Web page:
blogging farmer
blogging farmer
blogging farmer
blogging farmer
blogging farmer
blogging farmer
blogging farmer
blogging farmer
blogging farmer
blogging farmer
blogging farmer
blogging farmer
blogging farmer
blogging farmer

Departments

November 10, 2023
 

Classic Bennett is Classic Christmas

 

The Holiday Season Brings Out the Best in Tony

 

By David McGee

 

 

SNOWFALL: THE TONY BENNETT

CHRISTMAS ALBUM

Columbia/RPM/Legacy

(1968; reissued w/ DVD, 2007)

 

CHRISTMAS IN VIENNA: OUR FAVORITE THINGS

Tony Bennett with Placido Domingo, Vanessa Williams and Charlotte Church

Sony (2001)

 

A SWINGIN’ CHRISTMAS FEATURING THE COUNT BASIE BIG BAND

Tony Bennett

Columbia (2008)

 

THE CLASSIC CHRISTMAS ALBUM

Tony Bennett

Columbia/RPM/Legacy (2011)

 

That Tony Bennett’s Yuletide voice has not seeped into the culture to the degree as his buddy Frank Sinatra’s is a bit of a puzzlement, but the Chairman did have a big head start, given that his first Christmas recordings were made in the 1940s. Or maybe there’s only so much room at the top, even if you can deliver a “White Christmas” as poignantly as Bennett did in working with a sumptuous Robert Farnon arrangement (Farnon himself had some Sinatra sessions on his resume-he knew from crooners and belters alike) on his masterful 1968 holiday debut, Snowfall. That gem, and others, can be heard anew on The Classic Christmas Album, a splendid anthology of Bennett’s various Christmas outpourings complete with a special feature called the Tony Bennett Ultimate Access Pass, which allowed an immediate download of three additional bonus tracks (“O Christmas Tree,” “The Christmas Waltz” and, from the Snowfall album, a Christmas medley of “We Wish You a Merry Christmas/Silent Night/O Come, All Ye Faithful/Jingle Bells/Where Is Love”) along with a printable holiday card designed by Tony himself.

The official video for ‘My Favorite Things,’ from Tony Bennett’s 1968 holiday album, Snowfall. Each song on the album was arranged and conducted by Robert Farnon, including this smashing big band arrangement of The Sound of Music standard, which would become the album’s kickoff track. In addition to being on Snowfall, this performance is included on the 2011 collection, The Classic Christmas Album.

From Snowfall: ‘We Wish You a Merry Christmas/Silent Night/O Come, All Ye Faithful/Jingle Bells/Where Is Love,’ Tony Bennett, doing justice to the season and to the Robert Farnon arrangement.

From Snowfall: ‘I Love the Winter Weather/I’ve Got My Love to Keep Me Warm’

The Classic Christmas Album offers 18 tracks culled from Bennett’s three solo Christmas albums (the aforementioned Snowfall, 2008’s A Swingin’ Christmas Featuring the Count Basie Big Band and a 2002 disc for Hallmark Music, Christmas With Tony Bennett) along with a track from 1998’s concept album, The Playground; and two cuts from a 2001 holiday concert in Vienna featuring Bennett, Placido Domingo, Charlotte Church and Vanessa Williams, released on CD and DVD as Christmas in Vienna VII: Our Favorite Things. From the latter two projects come Bennett’s only missteps: blessed with a muscular voice, Bennett could belt out a lyric with impressive power, as is evident when he and Domingo go mano e mano in that department in the closing bars of a triumphant “The First Noel” as the orchestra swells behind them; but on the Vienna show’s “Have Yourself a Merry Little Christmas” and The Playground‘s “Christmas In Herald Square,” it’s likely listeners will wince at the strained bel canto strivings in the songs’ ill-conceived big finishes when Bennett goes for an effect that would have been better achieved by maintaining the subtlety and the reflective tint he had otherwise employed throughout the songs.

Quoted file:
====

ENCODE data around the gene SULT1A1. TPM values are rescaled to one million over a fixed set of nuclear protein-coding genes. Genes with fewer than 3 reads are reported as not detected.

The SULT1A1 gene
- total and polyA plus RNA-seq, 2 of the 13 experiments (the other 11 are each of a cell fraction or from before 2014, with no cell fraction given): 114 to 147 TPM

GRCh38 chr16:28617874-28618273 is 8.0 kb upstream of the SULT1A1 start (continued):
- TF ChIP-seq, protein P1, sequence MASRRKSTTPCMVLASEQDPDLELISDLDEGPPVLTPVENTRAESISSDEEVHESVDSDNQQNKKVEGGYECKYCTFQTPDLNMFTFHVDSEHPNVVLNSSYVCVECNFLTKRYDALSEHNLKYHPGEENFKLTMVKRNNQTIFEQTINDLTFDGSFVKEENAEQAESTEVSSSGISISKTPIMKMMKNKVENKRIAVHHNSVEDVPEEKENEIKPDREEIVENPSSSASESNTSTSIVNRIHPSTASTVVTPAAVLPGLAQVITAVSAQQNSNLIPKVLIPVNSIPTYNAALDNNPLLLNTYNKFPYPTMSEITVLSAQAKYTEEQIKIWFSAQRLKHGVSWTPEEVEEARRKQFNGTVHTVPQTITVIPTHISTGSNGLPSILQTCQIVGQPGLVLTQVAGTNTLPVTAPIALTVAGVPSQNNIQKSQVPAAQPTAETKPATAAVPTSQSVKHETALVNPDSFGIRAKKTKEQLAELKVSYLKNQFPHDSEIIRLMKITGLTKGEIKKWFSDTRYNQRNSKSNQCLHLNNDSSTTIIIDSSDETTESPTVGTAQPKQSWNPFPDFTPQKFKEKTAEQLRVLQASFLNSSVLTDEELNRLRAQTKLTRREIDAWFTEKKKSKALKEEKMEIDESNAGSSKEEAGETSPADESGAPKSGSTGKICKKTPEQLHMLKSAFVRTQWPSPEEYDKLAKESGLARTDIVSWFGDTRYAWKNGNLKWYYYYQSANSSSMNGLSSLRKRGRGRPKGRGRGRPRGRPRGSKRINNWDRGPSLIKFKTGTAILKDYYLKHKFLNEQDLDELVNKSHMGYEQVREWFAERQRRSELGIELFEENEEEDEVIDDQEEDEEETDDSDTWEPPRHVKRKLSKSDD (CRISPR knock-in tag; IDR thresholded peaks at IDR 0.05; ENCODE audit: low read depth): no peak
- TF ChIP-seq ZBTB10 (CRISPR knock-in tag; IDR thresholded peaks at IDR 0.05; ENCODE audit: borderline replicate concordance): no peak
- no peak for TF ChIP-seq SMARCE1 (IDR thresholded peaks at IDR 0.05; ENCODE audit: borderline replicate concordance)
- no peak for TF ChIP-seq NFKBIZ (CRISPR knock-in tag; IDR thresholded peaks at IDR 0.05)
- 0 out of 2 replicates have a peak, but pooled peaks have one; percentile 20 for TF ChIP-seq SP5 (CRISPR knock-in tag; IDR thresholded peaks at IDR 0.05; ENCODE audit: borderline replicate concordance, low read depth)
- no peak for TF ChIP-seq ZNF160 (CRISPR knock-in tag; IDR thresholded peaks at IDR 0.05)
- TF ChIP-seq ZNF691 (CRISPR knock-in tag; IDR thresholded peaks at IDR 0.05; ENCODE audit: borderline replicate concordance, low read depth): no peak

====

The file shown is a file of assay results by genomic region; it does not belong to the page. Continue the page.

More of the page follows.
From Our Favorite Things: Tony Bennett and Placido Domingo perform ‘The First Noel’

‘I’ll Be Home for Christmas,’ from A Swinging’ Christmas Featuring the Count Basie Big Band. Also included on 2011’s A Classic Christmas Album.

From A Swinging’ Christmas Featuring the Count Basie Big Band: I’ve Got My Love to Keep Me Warm,’ featuring Tony Bennett in duet with daughter Antonia Bennett

These valid objections aside, the rest of Classic is classic Bennett. With the Basie Big Band he digs into a swinging version of “Santa Claus Is Coming To Town,” playing with the phrasing, keeping matters lighthearted as the brass blares and a sax wails a hot solo; engages in a coy duet with one Antonia Bennett on an engaging “I’ve Got My Love To Keep Me Warm”; and delivers a cool, jazzy reading of “Silver Bells” when not giving way to a zigzagging romp on the 88s by Monty Alexander. From Snowfall comes an intriguing “My Favorite Things,” rendered with a bit of a moody shrug that reminds us how the singer is looking for ways not to feel “so bad,” even as the orchestra frolics brassily behind him; and a superb bit of uptempo romantic crooning in a song Jo Stafford, his duly celebrated Columbia labelmate in the ’50s, made a cornerstone of her own Christmas offerings, “I Love the Winter Weather,” with Bennett’s sleepy-eyed come-on bolstered by Farnon’s reedy arrangement. The Hallmark Music album, Christmas With Tony Bennett, was an occasion for the artist to examine beloved sacred seasonal standards–represented here by lofty treatments of “O Come All Ye Faithful,” “Silent Night” and “O Little Town of Bethlehem” on which Bennett’s precise, reverent articulation is gloriously supported by Farnon’s full, soaring orchestrations for the London Symphony Orchestra and Chorus, along with joyous but measured secular exultations as found in “Deck the Halls,” with its delightful interplay between Bennett and the female voices in the Chorus. For Bennett completists a previously unreleased track is included by way of “What Child Is This,” a tender, thoughtful interpretation done with gravitas emblematic of the sacred moment the lyrics limn, executed over a nuanced arrangement marked by its sensitive deployment of strings and sensitivity to the storyline in those moments when the instruments fade to near silence. Other than the unidentified orchestra being arranged and conducted by Marion Evans, no other information–no date, no nothing–is published about this track, but it’s one of the album highlights, and on a purely spiritual basis the equal of the deeply felt rumination that is Snowfall.